Sorting the contents of a table column unlocks all sorts of sorting options. In this post, we’ll explain how to use fields to sort different content in Microsoft Office 2010.
In order to get into the data inside a table, paragraph or list, you must first separate it into manageable chunks we call FIELDS.
What exactly is a field?
A field is a smaller unit than a paragraph, table cell, or list item. It’s up to you how to define them. You can choose to separate data using TABS, COMMAS, or OTHER characters. For example, a cell could contain both last and first names with commas to separate the names.
Sorting based on fields follows these general steps:
- Select the text area, list or table you would like to sort, then choose HOME or TABLE TOOLS/LAYOUT then SORT .
- [Click] OPTIONS.
- Under SEPARATE FIELDS AT, choose between TABS, COMMAS, or OTHER for a custom character to mark where a new field begins.
The OTHER option allows you to enter characters such as dashes, slashes, and other symbols, and even spaces, which allows you to sort by individual words. Word recognizes when you’re searching for words, and will show WORD 1, WORD 2, and so on instead of FIELD in your SORT BY choices. If, for whatever reason, you need to sort a paragraph by the 42nd word, you can easily choose WORD 42 as your SORT BY option.
- In the USING list, select the field with which you want to SORT. For instance, in a table cell where fields are separated by a comma, “Smith, John” has two fields: “Smith” which is FIELD 1 and “John” which is FIELD 2.
- Choose your primary SORT BY search criteria, and add additional THEN BY criteria by which to sort. Depending on what you’re sorting and which fields are setup, your SORT BY options could include COLUMN, PARAGRAPH, FIELD or WORD.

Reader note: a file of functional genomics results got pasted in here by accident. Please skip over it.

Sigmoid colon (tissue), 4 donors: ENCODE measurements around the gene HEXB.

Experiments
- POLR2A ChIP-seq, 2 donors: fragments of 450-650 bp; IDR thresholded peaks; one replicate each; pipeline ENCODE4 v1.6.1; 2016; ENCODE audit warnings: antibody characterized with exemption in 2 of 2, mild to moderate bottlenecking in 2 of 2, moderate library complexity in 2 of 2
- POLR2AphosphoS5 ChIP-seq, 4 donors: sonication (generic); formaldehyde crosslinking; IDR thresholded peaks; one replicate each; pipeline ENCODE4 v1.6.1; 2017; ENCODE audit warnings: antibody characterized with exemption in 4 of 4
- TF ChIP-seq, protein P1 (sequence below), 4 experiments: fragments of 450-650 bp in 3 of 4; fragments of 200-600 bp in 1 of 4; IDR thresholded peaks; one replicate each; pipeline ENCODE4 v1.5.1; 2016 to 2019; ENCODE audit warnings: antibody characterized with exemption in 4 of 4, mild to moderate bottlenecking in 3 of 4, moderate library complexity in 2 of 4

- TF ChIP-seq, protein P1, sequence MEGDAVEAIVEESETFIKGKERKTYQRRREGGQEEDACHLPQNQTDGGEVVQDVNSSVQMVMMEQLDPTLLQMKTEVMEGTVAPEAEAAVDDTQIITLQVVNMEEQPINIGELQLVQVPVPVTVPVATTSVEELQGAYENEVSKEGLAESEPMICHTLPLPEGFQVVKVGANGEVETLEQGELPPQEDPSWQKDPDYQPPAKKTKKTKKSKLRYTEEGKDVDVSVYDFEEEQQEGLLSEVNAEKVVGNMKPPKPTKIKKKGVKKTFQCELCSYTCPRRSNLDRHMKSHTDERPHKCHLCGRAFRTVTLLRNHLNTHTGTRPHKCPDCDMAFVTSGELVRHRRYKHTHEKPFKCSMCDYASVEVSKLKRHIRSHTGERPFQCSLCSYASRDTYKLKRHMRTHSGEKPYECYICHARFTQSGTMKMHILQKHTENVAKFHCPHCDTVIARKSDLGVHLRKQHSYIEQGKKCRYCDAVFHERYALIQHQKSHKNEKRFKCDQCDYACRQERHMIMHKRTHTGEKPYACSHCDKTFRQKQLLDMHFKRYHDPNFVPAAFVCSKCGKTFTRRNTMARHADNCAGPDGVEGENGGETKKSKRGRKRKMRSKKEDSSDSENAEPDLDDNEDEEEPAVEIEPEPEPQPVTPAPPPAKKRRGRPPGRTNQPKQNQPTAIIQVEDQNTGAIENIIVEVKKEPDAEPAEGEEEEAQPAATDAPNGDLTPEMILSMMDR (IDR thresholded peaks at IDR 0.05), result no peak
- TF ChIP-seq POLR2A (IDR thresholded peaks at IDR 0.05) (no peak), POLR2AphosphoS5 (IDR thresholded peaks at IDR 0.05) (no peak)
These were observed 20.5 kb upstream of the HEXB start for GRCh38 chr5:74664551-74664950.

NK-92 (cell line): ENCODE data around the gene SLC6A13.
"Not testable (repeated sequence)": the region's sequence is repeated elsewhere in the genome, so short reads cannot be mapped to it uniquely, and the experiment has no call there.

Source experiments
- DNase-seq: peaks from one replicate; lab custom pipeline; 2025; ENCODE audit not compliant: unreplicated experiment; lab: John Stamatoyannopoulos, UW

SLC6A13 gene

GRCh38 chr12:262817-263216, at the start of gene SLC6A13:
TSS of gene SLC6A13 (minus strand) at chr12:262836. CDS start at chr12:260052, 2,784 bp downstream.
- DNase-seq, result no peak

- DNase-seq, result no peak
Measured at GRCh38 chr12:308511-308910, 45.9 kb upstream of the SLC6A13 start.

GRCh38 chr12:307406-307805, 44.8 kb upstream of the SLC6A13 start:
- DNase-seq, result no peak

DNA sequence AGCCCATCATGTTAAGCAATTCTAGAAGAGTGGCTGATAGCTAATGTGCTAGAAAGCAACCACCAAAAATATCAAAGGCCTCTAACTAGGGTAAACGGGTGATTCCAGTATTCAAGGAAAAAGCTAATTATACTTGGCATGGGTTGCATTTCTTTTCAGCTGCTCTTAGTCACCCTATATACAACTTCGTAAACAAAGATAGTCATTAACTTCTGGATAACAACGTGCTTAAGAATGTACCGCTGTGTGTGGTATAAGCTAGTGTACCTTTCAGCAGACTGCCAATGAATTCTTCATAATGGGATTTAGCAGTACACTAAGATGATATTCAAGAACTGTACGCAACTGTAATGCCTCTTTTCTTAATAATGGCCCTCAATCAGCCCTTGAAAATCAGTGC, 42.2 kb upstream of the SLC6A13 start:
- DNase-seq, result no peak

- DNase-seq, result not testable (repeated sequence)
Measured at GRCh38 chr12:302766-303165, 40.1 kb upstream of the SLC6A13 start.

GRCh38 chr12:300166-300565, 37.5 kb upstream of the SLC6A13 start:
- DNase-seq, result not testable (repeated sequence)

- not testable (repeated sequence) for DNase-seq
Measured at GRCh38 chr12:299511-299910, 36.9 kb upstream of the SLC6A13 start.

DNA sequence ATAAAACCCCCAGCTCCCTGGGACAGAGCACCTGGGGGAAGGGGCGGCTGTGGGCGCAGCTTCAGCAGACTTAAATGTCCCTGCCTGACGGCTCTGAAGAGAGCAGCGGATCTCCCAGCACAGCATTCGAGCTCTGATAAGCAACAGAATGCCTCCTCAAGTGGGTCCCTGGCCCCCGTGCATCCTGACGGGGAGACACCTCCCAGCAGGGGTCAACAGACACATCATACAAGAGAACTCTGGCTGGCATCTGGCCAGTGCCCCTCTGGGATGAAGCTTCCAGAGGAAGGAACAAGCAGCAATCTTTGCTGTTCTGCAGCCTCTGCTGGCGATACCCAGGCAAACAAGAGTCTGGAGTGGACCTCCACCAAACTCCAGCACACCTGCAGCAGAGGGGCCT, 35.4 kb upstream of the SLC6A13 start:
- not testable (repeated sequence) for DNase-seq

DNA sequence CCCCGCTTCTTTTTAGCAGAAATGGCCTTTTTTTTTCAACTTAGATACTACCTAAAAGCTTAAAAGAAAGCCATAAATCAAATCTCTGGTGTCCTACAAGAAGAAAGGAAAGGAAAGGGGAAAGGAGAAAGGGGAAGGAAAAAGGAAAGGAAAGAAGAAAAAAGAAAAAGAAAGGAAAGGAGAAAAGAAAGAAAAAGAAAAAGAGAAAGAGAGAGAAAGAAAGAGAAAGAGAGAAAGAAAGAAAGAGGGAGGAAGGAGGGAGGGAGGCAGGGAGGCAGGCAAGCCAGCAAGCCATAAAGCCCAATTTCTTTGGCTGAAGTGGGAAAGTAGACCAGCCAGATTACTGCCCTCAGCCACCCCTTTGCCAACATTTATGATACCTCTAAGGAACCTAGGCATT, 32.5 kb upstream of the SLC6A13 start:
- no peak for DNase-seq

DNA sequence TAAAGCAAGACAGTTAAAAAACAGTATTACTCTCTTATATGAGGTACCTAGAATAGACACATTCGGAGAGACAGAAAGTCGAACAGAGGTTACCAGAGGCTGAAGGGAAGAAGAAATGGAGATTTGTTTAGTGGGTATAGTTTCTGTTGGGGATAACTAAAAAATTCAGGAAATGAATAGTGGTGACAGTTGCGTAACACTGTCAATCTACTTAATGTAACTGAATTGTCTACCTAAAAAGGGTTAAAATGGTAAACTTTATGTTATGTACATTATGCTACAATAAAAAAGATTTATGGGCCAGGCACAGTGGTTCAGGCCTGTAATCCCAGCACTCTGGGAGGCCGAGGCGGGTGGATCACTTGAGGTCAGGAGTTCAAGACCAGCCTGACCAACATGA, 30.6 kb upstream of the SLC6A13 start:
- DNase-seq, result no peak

- [Click] OK.
Sorting a Paragraph or List Using Fields
To determine the order of a series of paragraphs or a list, you can select fields of values within them, instead of starting sorting at the beginning of each paragraph or list item. Once you’ve chosen how to define fields, choose a FIELD or WORD in the SORT BY dropdown.
You also still have the option of choosing the TYPE, whether TEXT, NUMBER or DATE. This can be helpful if you want to organize a list based on a date or number that’s found in the same place in each list item.
Sorting a Table Using Fields
Sorting fields in tables is a little more complicated since you have to SORT BY a column, which will follow the name of your HEADER ROW if you have one (and have selected it under MY LIST HAS). Otherwise, the columns will be known as COLUMN 1, COLUMN 2, and so on.
Just as when sorting paragraphs and lists, you can find specific fields, but they will be limited to the column or header you specify under SORT BY. The criteria for what defines a field will be the same for each column.
It may be easier to think of a column as though it were a list of items, and you can decide the fields within the list by which to sort, and whether to sort by TEXT, NUMBER or DATE.
We think these SORT options offer some great possibilities for ordering paragraphs, lists, and tables. Please let us know how you’ve used the SORT function in the comments!
For more information and quick tips on using the Microsoft Office Suite, check out our Microsoft Office 2010 Quick Reference Cards.